A further outside investigation revealed that UNDP’s transgressions were even worse than the auditors had suggested. Not only had UNDP routinely continued to hand over millions in hard currency to the Kim regime, use government nominated officials in sensitive positions, and transfer sensitive equipment with potential for terrorist use or for use in creating weapons of mass destruction, it had done so in violation of U.N. Security Council sanctions in force at the time, and also contravened its own basic financial rules and regulations.

Click here to read the Fox News story on the report.

In the midst of the furor over its North Korean activities, UNDP finally agreed to make future internal audit reports public—at least to governments on its executive board, and as long as they applied in writing. Since then, it has also amended its internal procedures and is now relaunching itself in North Korea. (To date, the U.N. has not paid recompense to Shkurtaj that was mandated by its own ethics officer in the wake of the UNDP scandal.)

Is the World Food Program following the unsettling trail blazed by UNDP in North Korea, before it mended its ways?

Without the full internal audits, it is hard to tell—but the stonewalling of those audits looks very familiar.

George Russell is executive editor of Fox News.

Thursday, September 23, 2010

Ramos Horta: "...UNDP is only good at doing studies, they don't execute projects"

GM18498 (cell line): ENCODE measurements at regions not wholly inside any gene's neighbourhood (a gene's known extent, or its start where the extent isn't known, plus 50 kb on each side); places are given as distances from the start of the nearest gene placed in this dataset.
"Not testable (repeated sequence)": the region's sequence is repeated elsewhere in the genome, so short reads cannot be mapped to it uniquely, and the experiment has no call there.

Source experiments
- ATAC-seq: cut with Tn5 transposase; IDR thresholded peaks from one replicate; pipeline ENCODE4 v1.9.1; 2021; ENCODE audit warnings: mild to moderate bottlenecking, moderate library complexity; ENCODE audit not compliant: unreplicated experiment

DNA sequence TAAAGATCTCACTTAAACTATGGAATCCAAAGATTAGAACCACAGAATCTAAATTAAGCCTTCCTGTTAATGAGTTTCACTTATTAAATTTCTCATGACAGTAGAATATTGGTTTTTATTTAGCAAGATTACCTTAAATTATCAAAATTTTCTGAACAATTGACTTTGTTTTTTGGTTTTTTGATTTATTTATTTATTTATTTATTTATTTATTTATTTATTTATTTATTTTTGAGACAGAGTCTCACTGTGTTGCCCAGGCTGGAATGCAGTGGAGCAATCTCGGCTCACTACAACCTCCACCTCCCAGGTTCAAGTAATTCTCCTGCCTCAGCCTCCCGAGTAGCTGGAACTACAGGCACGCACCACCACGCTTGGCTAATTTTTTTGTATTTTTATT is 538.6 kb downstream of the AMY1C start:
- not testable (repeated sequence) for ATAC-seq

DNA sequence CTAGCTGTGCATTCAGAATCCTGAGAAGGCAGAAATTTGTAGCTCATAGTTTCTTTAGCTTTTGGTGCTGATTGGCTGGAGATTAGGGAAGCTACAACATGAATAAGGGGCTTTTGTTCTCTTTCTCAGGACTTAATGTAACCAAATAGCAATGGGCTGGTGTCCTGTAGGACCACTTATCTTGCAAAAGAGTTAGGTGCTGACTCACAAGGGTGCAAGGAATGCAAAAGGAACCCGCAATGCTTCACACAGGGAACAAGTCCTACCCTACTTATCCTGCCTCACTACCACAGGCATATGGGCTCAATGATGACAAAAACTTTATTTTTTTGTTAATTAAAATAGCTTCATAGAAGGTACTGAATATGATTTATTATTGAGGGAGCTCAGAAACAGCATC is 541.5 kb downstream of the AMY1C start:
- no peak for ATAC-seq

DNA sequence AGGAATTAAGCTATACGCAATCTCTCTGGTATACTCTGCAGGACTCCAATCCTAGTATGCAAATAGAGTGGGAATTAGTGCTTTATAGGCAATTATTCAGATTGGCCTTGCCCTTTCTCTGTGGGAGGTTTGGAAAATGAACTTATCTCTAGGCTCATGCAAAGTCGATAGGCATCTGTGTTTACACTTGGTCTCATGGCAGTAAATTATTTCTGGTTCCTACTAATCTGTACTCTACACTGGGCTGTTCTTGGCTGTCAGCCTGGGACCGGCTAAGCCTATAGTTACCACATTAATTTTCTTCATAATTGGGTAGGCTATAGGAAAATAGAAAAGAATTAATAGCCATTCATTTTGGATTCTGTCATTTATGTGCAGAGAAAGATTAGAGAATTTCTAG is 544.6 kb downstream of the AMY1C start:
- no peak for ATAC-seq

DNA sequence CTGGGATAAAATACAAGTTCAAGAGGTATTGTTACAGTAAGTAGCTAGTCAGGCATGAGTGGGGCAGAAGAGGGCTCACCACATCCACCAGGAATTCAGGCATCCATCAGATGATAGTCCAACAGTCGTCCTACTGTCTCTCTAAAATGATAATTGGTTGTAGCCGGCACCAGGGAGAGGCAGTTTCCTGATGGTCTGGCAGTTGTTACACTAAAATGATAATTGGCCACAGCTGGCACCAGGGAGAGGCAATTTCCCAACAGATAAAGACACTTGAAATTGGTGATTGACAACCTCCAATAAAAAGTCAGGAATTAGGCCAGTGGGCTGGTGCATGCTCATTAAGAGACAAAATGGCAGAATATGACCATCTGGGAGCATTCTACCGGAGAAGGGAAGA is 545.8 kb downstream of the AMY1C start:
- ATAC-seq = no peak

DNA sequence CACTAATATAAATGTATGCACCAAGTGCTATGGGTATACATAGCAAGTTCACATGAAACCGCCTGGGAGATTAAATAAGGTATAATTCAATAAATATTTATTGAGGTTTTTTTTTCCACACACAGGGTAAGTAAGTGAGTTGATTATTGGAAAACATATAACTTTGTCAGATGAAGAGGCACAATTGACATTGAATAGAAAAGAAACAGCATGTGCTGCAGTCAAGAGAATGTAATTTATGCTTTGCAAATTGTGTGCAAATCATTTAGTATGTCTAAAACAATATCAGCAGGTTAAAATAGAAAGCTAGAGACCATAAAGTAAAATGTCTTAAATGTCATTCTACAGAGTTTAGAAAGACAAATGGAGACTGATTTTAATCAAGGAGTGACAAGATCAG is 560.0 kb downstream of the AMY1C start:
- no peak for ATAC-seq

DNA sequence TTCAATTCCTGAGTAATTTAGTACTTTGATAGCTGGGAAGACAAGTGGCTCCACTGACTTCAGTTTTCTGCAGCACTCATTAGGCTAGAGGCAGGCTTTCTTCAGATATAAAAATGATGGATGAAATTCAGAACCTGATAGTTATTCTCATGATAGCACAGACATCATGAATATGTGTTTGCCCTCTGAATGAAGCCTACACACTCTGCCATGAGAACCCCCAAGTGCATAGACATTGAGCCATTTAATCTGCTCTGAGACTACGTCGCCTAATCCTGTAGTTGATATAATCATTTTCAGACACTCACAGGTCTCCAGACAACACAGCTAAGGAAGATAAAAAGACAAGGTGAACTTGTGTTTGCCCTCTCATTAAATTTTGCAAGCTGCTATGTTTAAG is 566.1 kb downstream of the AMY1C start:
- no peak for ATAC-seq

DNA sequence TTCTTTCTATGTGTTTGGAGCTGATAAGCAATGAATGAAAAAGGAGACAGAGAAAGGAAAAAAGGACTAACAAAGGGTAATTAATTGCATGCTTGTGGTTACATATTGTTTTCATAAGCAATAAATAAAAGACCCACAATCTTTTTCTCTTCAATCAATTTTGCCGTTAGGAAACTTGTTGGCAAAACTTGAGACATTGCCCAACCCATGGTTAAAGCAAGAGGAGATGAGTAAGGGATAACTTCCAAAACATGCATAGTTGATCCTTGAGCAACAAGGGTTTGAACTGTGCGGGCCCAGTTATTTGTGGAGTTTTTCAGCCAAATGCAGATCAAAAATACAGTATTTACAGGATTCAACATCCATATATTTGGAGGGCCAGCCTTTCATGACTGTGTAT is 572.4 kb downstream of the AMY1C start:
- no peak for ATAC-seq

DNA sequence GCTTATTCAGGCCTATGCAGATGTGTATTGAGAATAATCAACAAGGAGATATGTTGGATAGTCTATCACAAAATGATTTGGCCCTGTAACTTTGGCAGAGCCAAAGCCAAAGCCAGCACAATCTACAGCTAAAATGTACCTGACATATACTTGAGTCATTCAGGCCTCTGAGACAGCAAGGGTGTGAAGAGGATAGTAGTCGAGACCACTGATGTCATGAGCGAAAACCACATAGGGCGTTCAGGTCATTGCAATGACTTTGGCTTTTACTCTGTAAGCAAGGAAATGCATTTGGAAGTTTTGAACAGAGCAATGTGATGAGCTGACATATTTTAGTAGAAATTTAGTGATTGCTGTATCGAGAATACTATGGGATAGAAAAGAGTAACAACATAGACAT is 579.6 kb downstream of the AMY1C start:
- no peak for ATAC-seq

‘‘You know how many layers of bureaucracy there are when the European Union wants to help East Timor? Well, they don’t provide the funds to us, the funds allocated are managed by world bank. And the world bank has its own layers of bureaucracy. And they charge for that. The project is then managed by UNDP. But UNDP is only good at doing studies, they don’t execute projects.’‘


The headache of UN aid distribution

The age-old question of how to distribute aid once rich countries give it, continues to dog the UN millennium goal summit in New York.

Side events held by poorer nations aim to find better ways to meet targets, but many complain about red-tape.

President of East Timor Jose Ramos Horta said:
‘‘You know how many layers of bureaucracy there are when the European Union wants to help East Timor? Well, they don’t provide the funds to us, the funds allocated are managed by world bank. And the world bank has its own layers of bureaucracy. And they charge for that. The project is then managed by UNDP. But UNDP is only good at doing studies, they don’t execute projects.’‘

With so many separate bodies taking a slice, the final sum is often much smaller than originally given. But, some argue it is the only way.